Adani faces Aboriginal heritage scrutiny ahead of first coal exports

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Adani’s Australian unit Bravus Mining and Resources said it was providing the Queensland government information and assurances about its compliance with the legislated process for managing cultural heritage on the mining lease.

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“It is not unusual for the state to request information from us on any nature of works carried out under state legislation and the various approvals for the Carmichael mine,” a Bravus spokesperson said.

“We are happy to provide this information to demonstrate that the Carmichael project complies with the processes and regulations set out by the state.”

Ms Turbane and the other traditional owners said they feared the site’s cultural clearance was due to begin last week. However, neither Bravus nor the Queensland government confirmed whether the works had proceeded.

While opinions may differ among some members of Wangan and Jagalingou community about Adani’s planned clearance of the site – known as Zone 6, New Find 1 – the works have been unanimously approved by Wangan and Jagalingou Traditional Owners’ Cultural Heritage Committee.

The committee, which operates under the Indigenous land-use agreement between Adani’s Australian unit Bravus and the Clermont Belyando native title applicants, appoints traditional owners to be involved in and supervise cultural heritage works on the site.

In 2016, the Wangan and Jagalingou people voted 294 to one in favour of the Carmichael project’s land-use agreement. Ms Turbane and another of the letter’s signatories, Adrian Burragubba, launched a Federal Court case arguing the process of checking whether the traditional owners who voted on the agreement had legitimate native title claims “lacked rigour”, but their appeal was dismissed in 2019.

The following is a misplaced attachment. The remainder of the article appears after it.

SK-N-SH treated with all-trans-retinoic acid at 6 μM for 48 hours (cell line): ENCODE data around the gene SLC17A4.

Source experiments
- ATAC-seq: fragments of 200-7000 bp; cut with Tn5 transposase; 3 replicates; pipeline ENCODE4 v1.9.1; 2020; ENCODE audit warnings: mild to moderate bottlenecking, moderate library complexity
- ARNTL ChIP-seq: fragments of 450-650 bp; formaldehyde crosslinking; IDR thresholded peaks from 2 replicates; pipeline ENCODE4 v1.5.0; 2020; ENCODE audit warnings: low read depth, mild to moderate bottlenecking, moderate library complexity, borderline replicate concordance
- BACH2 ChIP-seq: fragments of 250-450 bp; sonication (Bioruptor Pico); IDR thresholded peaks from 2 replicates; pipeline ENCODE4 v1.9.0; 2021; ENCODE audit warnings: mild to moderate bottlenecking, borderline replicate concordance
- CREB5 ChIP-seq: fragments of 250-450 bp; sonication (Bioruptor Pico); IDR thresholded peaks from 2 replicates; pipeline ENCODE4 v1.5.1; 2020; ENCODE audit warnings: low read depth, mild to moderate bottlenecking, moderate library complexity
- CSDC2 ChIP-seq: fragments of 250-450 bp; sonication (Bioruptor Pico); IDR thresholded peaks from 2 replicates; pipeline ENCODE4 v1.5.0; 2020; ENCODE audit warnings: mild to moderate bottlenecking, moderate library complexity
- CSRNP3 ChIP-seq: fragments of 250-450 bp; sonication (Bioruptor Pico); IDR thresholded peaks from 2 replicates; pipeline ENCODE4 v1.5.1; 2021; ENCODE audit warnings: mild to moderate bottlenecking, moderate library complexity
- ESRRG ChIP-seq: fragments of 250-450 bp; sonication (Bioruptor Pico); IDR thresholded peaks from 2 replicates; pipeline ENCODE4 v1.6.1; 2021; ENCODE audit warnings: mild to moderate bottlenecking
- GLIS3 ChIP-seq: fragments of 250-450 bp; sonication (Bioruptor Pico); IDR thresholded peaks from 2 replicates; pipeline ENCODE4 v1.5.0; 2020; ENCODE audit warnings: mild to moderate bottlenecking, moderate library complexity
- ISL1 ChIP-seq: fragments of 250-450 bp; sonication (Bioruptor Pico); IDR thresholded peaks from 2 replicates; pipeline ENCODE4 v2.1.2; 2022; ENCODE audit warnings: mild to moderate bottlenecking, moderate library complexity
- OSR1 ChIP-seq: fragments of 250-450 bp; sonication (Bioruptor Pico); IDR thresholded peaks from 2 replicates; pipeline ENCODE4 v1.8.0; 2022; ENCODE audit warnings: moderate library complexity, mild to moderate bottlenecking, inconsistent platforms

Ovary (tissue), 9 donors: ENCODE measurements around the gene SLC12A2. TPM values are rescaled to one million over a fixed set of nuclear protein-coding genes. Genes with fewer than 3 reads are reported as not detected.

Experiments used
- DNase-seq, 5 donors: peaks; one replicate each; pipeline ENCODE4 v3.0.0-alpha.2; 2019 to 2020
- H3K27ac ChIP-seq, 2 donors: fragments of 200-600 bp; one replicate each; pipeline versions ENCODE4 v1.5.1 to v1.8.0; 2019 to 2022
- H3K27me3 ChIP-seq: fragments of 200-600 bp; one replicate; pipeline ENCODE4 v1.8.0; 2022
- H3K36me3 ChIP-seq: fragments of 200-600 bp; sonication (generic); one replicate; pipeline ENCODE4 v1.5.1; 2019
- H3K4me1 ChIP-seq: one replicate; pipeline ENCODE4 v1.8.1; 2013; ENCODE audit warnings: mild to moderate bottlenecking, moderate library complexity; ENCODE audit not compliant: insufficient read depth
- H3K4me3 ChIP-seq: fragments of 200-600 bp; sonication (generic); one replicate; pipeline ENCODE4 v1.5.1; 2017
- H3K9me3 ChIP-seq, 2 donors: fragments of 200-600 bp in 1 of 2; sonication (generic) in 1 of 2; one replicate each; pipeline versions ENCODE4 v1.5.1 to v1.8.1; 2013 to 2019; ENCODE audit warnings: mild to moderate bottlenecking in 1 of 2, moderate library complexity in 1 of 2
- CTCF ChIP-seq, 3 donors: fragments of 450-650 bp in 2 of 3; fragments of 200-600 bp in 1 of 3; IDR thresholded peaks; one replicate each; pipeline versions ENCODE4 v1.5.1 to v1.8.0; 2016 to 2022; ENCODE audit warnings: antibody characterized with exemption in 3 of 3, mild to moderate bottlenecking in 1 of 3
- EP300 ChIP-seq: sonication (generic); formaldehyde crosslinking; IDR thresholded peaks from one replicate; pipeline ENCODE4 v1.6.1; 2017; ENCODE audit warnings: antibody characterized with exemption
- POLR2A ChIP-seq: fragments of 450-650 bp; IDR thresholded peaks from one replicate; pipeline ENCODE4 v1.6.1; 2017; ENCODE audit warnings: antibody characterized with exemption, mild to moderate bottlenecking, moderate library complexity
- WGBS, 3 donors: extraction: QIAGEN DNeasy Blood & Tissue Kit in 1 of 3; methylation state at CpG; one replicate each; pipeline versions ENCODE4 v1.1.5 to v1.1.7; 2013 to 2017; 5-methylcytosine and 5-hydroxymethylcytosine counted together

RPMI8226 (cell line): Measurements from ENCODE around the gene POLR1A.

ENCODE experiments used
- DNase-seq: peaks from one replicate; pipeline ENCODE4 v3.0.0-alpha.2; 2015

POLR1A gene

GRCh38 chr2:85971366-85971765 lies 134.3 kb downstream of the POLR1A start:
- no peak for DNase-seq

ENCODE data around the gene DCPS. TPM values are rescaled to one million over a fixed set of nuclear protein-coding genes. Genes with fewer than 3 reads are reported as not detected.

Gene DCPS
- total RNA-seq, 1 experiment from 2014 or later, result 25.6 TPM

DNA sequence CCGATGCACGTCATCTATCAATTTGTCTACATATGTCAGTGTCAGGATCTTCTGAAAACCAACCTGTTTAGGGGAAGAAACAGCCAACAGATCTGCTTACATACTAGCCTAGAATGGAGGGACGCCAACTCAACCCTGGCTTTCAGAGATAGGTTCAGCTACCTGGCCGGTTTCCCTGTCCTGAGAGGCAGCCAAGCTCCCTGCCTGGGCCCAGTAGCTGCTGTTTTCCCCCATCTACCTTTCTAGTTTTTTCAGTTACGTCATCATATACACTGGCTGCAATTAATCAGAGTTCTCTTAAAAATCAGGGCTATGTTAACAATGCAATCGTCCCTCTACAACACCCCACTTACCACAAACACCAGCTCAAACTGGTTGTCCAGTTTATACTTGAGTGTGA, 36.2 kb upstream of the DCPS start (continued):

The Adani mine has been the front line of a years-long battle between the coal mining industry and Australians fighting to reduce, not expand, Australia’s output of planet-heating fossil fuels. The mine and associated rail project, which together have created around 2600 jobs during construction, is “on track” to start exporting coal by the end of the calendar year, Bravus said.

The heritage concerns raised by Ms Turbane and the other traditional owners come amid a renewed focus on ties between the nation’s big mining companies and First Nations people, and their treatment of significant sites across the industry. A 16-month federal inquiry launched in the aftermath of Rio Tinto’s destruction of Western Australia’s 46,000-year-old Juukan Gorge rock shelters has identified “serious deficiencies” in all states’ and territories’ Indigenous cultural heritage protections, and last week called on the federal government to legislate a national framework of new minimum standards.

The proposed new laws would give the Commonwealth the power to override decisions made under state-based frameworks, and empower traditional owners to enforce the Commonwealth protections through civil legal action.

Wangan and Jagalingou traditional owner Sharon McAvoy, who is not a registered native title applicant but was a signatory to the latest letters, said the group had not received a response from the Queensland government. But she believed Mr Crawford was interested in protecting Aboriginal heritage.

“Whether he acts on that interest, it hasn’t been seen yet,” she said.

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